Of course, all these decisions were still being hammered out in the post-fire “temporary” (going into its twelfth year) City Hall built around the surviving water tank at the southeast corner of La Salle and Adams. We left the negotiations for a replacement city hall between Cook County and the City in Volume Two with the August 27, 1875, ground-breaking ceremony for the County’s portion of the complex on the east side of the block facing Clark Street. This had been designed by the local firm of Egan & Armstrong. While the two governments had held a competition for the post-fire combined building that had been initially won by Otto Matz (see Vol. One) in April 1873, John Armstrong was also an alderman, and slowly, but surely, the process of “finding the right architects” in Cook County that took over two years had resulted in, surprise, Egan & Armstrong (whose competition entry hadn’t even made it into in the top three) being awarded the commission for both portions of the complex in 1876, the City reserving the right to have its Superintendent of Buildings, L. D. Cleveland in control of the interior and construction of their half, on the western side facing La Salle.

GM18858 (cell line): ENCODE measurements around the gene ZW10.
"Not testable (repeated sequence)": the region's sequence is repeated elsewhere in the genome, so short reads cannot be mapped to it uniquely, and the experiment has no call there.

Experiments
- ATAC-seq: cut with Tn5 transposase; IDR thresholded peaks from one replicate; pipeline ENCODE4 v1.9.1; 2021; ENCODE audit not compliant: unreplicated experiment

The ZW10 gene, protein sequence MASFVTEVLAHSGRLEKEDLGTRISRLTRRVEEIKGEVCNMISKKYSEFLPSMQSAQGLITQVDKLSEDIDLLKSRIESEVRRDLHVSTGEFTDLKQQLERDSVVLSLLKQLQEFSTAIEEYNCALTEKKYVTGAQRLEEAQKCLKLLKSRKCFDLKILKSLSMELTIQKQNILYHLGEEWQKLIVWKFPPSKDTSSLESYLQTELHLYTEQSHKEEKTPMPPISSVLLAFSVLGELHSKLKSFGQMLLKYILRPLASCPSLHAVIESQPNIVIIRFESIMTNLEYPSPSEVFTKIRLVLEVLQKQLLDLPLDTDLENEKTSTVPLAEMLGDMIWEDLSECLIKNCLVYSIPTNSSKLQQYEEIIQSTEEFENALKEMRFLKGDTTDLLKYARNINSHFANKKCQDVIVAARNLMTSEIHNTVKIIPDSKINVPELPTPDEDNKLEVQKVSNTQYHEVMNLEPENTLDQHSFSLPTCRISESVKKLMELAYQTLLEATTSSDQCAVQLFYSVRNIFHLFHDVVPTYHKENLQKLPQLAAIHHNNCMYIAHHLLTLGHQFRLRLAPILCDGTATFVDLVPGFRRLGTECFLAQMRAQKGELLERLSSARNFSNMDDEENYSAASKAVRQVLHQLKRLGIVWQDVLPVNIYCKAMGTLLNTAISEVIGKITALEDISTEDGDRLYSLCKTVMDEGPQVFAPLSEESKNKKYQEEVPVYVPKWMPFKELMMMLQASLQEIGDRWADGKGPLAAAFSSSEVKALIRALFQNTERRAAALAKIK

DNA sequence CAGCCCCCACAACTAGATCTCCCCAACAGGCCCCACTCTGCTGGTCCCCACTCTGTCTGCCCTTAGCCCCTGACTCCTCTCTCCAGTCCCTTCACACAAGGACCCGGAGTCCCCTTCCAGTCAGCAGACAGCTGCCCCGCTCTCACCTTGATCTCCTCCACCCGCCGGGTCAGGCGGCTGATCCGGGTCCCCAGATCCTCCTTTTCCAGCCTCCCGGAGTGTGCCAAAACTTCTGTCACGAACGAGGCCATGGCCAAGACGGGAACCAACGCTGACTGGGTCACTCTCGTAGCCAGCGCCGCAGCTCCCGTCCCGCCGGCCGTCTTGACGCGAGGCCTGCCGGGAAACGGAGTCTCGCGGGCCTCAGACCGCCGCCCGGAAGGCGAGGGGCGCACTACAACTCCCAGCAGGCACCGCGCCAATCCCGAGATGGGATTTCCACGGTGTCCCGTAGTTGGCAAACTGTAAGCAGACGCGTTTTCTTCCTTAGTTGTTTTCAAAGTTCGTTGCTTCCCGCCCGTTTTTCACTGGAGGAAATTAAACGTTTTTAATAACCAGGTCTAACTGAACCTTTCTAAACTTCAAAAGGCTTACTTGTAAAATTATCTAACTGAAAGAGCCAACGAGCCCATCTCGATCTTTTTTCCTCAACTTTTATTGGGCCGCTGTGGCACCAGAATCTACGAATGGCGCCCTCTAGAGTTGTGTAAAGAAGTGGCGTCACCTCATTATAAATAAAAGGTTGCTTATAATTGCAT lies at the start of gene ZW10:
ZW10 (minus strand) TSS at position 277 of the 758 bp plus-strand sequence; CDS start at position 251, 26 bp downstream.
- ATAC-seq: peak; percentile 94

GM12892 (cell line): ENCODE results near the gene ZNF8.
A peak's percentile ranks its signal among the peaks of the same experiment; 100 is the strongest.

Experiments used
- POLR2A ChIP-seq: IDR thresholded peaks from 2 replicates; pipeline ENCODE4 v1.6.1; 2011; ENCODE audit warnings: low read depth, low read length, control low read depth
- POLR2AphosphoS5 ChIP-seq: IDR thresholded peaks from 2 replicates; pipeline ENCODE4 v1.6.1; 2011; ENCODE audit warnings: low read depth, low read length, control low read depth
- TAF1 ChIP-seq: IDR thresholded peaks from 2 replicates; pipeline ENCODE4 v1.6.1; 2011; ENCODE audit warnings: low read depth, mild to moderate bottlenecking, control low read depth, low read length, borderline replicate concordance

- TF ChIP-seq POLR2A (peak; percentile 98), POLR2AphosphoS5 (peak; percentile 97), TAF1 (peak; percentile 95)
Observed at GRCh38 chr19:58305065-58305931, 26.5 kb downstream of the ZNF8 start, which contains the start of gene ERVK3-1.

While the City could afford to wait because it had “The Rookery,” the County had pushed ahead with their portion and was finished in 1882. Meanwhile, the City finally broke ground two years later on September 3, 1877, and was being more responsible in the construction of its portion. The differences between, what at first look to be identical twins, was significant. In foundations, the County’s building incorporated shallow wood piles while the City’s was placed on a raft of concrete: neither would be sufficient, as we have already seen in Buffington’s Board of Trade. The County’s half was faced in Bedford Sandstone while the City’s was faced in the more expensive Maine Granite. The porous sandstone would fall prey to the city’s harsh winters that froze the moisture inside the stone, causing cracks to emerge, while the insufficient foundations resulted in both buildings settling and cracking (more in Volume 4). The cost of each portion, curiously were inverted to the quality as noted: the County’s cost $2.5 million, while the City’s came in at only $1.5 million: a true testament to the “professionalism” of Cook County’s “pols.” The City would finally begin to move into its portion on January 3,1885, eventually abandoning “The Rookery” in the summer of 1885. Therefore, the clock was ticking for any developer in the Board of Trade area if they wanted to take advantage of City Hall still being in the south.
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